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CPR System Wins FDA Nod

CPR System Wins FDA Nod
The ResQCPR System has been shown to increase survival in cardiac arrest patients.

Marie Thibault

A cardiopulmonary resuscitation (CPR) system that received FDA premarket approval this week could take the life-saving therapy of CPR one step further. In a pivotal trial, the patient group that received therapy from the ResQCPR System showed a 49% increase in survival at one year versus a control group that received conventional CPR.

This is especially meaningful with statistics like the approximately 300,000 cardiac arrests outside of hospitals each year in the United States, according to the Centers for Disease Control and Prevention (CDC).

Dr. William Maisel, acting director of the Office of Device Evaluation in FDA’s Center for Devices and Radiological Health, praised the ResQCPR System in the agency’s approval announcement. “Most people who suffer cardiac arrest outside of a hospital die. The ResQCPR System may increase oxygenated blood circulation during CPR, which in turn may improve the likelihood of survival in adult patients with out-of-hospital, non-traumatic cardiac arrest,” Maisel said in the release.

The ResQCPR System is a two-part system that uses what the maker calls its proprietary “Intrathoracic Pressure Regulation” therapy. The ResQPump Active Compression Decompression CPR Device fits onto the chest with a suction cup, giving the person administering the therapy the ability to push and lift the patient’s chest. In standard CPR, the helper cannot lift the patient’s chest. The chest device also has a pressure gauge and timer to help administer the recommended compression depth and rate.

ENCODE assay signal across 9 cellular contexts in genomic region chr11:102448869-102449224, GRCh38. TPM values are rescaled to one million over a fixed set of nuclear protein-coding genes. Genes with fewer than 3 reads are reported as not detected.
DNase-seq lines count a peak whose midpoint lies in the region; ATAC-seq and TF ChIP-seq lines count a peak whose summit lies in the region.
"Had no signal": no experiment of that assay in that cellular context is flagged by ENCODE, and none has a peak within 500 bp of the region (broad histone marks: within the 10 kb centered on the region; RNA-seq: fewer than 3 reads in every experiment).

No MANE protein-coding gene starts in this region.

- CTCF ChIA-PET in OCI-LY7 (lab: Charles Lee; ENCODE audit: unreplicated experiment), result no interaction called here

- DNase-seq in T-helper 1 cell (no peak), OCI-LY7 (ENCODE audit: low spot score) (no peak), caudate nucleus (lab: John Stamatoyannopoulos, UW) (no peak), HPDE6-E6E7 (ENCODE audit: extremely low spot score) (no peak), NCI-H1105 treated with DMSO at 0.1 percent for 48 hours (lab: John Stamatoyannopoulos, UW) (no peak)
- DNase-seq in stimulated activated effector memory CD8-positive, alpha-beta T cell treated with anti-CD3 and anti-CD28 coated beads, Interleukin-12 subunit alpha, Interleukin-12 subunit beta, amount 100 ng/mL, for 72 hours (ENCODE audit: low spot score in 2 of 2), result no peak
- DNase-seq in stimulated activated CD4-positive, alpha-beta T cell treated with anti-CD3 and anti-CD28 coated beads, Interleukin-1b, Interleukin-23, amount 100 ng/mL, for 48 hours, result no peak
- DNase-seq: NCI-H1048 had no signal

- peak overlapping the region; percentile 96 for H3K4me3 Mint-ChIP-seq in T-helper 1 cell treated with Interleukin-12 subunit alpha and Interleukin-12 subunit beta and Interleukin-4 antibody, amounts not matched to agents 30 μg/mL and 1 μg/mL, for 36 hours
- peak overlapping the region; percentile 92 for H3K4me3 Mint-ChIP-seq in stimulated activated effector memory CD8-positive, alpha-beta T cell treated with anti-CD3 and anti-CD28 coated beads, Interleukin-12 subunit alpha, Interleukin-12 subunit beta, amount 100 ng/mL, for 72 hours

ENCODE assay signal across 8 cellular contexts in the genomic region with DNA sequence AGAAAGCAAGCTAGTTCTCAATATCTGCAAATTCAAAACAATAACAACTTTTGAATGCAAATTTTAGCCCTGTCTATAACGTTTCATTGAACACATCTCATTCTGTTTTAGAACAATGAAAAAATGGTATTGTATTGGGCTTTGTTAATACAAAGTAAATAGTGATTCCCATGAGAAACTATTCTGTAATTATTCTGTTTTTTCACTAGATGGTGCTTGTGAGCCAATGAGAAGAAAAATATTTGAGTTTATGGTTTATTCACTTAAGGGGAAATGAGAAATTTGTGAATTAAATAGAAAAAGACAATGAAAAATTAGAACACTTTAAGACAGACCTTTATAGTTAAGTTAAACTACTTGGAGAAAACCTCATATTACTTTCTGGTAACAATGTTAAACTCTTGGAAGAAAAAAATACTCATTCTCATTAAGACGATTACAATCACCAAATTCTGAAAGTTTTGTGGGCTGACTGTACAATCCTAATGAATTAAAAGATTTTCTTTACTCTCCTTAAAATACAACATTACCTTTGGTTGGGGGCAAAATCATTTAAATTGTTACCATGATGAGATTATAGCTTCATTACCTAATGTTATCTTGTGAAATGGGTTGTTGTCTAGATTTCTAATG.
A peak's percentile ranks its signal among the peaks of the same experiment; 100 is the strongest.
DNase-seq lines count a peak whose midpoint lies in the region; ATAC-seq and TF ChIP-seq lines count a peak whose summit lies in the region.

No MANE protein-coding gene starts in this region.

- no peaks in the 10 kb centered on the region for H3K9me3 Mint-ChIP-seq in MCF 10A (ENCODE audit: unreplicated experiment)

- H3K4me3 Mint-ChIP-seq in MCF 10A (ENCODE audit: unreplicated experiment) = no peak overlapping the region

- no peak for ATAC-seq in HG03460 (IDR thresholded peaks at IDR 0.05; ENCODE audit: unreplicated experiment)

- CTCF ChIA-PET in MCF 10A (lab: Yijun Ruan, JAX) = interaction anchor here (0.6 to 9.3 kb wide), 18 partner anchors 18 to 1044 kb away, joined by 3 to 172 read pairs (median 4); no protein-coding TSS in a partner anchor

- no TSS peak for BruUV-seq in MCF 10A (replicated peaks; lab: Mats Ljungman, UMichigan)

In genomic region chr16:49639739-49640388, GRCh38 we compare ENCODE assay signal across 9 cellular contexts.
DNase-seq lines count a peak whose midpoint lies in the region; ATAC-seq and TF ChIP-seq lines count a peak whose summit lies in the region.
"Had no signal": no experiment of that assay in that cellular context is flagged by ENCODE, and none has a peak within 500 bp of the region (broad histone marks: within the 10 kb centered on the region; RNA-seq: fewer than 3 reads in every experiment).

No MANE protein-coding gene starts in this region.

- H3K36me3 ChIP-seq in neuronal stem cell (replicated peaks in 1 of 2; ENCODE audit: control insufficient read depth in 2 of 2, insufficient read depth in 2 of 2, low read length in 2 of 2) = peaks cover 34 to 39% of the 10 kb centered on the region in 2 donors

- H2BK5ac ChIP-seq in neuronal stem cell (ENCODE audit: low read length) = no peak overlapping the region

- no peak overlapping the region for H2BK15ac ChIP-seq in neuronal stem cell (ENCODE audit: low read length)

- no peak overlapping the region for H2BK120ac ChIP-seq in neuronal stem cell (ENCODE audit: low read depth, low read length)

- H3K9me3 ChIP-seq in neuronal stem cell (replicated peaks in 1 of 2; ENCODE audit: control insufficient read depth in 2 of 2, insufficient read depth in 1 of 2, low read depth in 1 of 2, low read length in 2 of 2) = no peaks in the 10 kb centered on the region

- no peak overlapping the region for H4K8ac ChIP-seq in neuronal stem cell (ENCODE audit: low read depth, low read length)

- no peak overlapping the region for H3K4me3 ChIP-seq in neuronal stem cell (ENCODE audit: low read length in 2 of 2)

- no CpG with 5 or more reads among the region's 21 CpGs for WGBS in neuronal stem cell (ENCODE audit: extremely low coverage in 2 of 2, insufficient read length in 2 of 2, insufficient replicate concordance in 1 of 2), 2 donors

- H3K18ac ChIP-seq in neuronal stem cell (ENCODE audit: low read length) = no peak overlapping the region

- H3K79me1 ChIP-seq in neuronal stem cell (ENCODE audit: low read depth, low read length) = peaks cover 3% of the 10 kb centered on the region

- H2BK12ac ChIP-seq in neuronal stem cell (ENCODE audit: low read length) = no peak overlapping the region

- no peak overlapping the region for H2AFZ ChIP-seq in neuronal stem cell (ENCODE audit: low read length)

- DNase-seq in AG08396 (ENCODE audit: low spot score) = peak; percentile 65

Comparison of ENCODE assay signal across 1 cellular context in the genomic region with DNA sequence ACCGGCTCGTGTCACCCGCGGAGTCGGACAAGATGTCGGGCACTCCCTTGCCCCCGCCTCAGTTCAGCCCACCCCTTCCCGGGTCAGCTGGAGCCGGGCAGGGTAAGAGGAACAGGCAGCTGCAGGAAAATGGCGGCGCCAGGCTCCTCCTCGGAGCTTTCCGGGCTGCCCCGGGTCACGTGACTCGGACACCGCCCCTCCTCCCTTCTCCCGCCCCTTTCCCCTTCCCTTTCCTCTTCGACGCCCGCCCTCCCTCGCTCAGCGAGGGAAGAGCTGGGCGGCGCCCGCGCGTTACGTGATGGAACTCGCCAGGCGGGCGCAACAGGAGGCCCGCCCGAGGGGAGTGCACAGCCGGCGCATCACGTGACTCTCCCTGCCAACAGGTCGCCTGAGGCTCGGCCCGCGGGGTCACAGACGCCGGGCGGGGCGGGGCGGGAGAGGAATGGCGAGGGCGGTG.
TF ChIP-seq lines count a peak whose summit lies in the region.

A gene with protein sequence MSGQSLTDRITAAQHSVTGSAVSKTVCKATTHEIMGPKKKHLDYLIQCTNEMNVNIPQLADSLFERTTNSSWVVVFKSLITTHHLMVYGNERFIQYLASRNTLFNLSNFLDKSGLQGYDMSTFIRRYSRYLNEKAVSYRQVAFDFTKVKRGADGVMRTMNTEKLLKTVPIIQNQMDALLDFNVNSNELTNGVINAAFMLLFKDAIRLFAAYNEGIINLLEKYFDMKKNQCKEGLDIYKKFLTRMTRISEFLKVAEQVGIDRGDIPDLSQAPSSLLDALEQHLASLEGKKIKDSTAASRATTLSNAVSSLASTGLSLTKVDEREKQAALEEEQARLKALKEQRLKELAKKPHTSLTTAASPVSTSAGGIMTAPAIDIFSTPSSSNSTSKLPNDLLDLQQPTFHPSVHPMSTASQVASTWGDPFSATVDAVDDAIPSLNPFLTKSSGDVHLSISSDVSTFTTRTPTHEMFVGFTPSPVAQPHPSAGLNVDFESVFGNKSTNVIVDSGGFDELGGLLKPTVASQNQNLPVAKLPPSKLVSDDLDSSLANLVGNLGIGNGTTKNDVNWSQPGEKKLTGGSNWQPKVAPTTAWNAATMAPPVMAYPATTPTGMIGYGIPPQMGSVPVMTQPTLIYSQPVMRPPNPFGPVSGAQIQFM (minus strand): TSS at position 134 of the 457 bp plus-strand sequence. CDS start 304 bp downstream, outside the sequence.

The ResQPod 16.0 Impedance Threshold Device is placed on the patient’s face mask or breathing tube, preventing airflow into the chest during decompression. This allows more blood to be drawn back to the heart. Preloading the heart with more blood may result in more blood being pushed out of the heart with the next compression and increased circulation of oxygenated blood.

The system was the subject of the ResQTRIAL pivotal study, which was a randomized clinical trial that compared 842 cardiac arrest patients who received ResQCPR therapy against 813 patients who receive conventional CPR therapy. More ResQCPR patients survived cardiac arrest. According to a press release from the device maker, the ResQCPR patient arm had a 49% increase in survival at one year over the control arm. Adverse events were similar between the system and conventional CPR, with the exception of pulmonary edema—fluid buildup in the lungs—being seen more often with ResQCPR. Last May, FDA's Circulatory System Devices advisory panel voted favorably on the system.

The trial investigator, Dr. Tom Aufderheide, said in a company press release, “This is the most significant advance in the field of cardiac arrest since defibrillation. The ResQCPR System profoundly increased blood flow to the heart and especially the brain in pre-clinical studies. The ResQTRIAL showed it could save thousands of lives each year in the United States and, in my opinion, should become a new standard of care.”

The ResQCPR System is made by Advanced Circulatory Systems Inc., which was acquired by Zoll Medical Corp. earlier this year. Zoll Medical is part of the Asahi Kasei Group. According to a Zoll press release, the ResQCPR System is slated for commercial launch in mid-2015.

Marie Thibault is the associate editor at MD+DI. Reach her at [email protected] and on Twitter @medtechmarie.

[Image courtesy of ADVANCED CIRCULATORY SYSTEMS INC.]

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